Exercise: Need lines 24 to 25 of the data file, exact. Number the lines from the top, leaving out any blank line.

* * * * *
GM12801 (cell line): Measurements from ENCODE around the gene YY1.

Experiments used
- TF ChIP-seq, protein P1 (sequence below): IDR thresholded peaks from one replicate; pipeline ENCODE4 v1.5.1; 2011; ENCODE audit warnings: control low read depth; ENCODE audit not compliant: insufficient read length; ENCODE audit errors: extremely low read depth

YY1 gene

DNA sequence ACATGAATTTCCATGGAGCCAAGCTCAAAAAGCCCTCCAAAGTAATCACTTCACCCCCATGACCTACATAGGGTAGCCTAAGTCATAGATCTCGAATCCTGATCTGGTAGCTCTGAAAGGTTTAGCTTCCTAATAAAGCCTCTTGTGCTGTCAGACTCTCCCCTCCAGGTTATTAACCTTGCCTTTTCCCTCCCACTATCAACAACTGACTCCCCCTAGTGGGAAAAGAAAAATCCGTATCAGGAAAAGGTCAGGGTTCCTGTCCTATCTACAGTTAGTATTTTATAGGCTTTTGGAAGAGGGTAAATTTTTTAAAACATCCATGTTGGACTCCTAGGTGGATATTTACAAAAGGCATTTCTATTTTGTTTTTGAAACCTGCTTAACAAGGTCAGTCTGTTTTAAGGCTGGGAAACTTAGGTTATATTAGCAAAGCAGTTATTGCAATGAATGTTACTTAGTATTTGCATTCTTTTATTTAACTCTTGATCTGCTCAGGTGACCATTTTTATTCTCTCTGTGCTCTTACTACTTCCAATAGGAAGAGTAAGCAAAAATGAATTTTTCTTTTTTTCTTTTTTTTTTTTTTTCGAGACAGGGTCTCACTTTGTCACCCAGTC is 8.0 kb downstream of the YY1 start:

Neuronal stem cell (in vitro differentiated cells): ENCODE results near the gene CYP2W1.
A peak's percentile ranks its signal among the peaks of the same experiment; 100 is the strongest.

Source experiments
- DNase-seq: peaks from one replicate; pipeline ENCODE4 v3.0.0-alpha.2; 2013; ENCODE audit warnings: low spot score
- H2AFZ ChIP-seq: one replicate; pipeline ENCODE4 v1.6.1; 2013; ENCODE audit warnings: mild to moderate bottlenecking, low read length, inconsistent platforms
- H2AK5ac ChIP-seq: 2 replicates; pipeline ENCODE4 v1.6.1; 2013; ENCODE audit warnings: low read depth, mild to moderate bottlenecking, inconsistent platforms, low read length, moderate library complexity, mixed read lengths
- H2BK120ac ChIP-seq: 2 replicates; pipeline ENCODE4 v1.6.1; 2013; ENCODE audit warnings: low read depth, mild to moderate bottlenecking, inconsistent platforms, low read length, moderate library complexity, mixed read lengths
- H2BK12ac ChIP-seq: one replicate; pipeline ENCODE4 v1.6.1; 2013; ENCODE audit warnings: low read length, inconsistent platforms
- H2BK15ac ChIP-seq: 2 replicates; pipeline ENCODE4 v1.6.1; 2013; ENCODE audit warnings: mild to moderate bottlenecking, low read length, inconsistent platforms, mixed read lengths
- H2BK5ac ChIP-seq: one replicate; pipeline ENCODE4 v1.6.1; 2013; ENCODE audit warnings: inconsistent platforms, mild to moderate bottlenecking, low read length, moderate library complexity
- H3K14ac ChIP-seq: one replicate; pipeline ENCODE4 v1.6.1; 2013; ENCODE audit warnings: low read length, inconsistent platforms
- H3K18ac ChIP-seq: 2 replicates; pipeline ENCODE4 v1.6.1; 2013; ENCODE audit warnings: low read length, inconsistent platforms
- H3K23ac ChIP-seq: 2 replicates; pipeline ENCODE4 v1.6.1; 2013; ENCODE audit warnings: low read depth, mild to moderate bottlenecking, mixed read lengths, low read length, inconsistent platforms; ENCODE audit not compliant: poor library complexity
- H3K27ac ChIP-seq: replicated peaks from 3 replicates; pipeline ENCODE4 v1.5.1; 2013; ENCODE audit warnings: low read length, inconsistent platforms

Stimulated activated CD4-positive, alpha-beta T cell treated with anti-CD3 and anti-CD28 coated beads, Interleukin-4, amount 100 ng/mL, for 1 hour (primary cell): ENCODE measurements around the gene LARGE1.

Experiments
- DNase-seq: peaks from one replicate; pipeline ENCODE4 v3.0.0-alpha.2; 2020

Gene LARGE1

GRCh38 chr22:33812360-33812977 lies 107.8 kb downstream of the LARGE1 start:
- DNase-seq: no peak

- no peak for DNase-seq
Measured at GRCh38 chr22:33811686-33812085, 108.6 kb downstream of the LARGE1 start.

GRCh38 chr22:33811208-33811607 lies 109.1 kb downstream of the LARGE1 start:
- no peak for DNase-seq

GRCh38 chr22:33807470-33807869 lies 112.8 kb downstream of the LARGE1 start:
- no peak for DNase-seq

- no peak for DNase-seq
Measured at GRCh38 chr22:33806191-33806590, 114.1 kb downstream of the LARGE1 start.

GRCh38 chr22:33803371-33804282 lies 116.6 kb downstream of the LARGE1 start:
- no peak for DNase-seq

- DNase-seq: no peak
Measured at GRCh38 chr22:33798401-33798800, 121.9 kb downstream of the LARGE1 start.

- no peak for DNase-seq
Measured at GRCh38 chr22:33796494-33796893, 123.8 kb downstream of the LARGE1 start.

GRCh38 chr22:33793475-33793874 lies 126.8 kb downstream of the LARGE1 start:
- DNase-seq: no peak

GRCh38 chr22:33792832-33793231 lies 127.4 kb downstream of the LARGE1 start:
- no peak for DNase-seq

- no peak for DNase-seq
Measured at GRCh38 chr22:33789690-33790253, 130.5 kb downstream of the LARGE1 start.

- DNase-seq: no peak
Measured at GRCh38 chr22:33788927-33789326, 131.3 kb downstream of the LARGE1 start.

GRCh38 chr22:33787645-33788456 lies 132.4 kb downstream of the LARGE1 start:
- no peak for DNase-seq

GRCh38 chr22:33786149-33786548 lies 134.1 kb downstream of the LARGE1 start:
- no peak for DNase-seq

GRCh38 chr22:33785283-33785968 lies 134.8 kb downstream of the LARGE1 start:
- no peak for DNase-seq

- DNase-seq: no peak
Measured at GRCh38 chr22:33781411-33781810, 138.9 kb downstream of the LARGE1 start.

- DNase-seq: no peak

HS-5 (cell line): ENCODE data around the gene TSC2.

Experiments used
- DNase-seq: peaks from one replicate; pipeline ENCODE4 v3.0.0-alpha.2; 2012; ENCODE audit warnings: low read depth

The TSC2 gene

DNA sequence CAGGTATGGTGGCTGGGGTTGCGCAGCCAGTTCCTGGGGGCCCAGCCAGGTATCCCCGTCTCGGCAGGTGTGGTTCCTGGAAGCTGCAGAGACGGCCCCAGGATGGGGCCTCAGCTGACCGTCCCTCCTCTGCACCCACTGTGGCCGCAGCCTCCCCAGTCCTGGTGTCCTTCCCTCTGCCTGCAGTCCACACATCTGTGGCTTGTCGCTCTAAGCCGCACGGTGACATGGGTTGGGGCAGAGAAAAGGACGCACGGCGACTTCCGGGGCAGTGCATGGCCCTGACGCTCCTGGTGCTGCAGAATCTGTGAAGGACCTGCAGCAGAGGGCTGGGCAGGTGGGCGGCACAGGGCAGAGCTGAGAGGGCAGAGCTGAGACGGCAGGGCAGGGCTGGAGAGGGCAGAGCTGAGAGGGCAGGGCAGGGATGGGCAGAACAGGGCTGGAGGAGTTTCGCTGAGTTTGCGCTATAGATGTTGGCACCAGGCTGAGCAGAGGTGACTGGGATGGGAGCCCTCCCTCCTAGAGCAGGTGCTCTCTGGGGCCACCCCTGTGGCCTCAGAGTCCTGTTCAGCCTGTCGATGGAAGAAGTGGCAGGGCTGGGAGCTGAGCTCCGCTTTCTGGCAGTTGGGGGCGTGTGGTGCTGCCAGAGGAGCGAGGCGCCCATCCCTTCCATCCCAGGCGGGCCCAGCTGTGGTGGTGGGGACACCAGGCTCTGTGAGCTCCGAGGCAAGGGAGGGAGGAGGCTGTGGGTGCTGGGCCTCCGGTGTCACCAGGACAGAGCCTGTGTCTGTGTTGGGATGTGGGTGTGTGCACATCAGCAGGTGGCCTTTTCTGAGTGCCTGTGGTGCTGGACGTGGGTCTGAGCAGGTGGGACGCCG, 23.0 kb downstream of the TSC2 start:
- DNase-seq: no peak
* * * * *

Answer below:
GRCh38 chr22:33812360-33812977 lies 107.8 kb downstream of the LARGE1 start:
- DNase-seq: no peak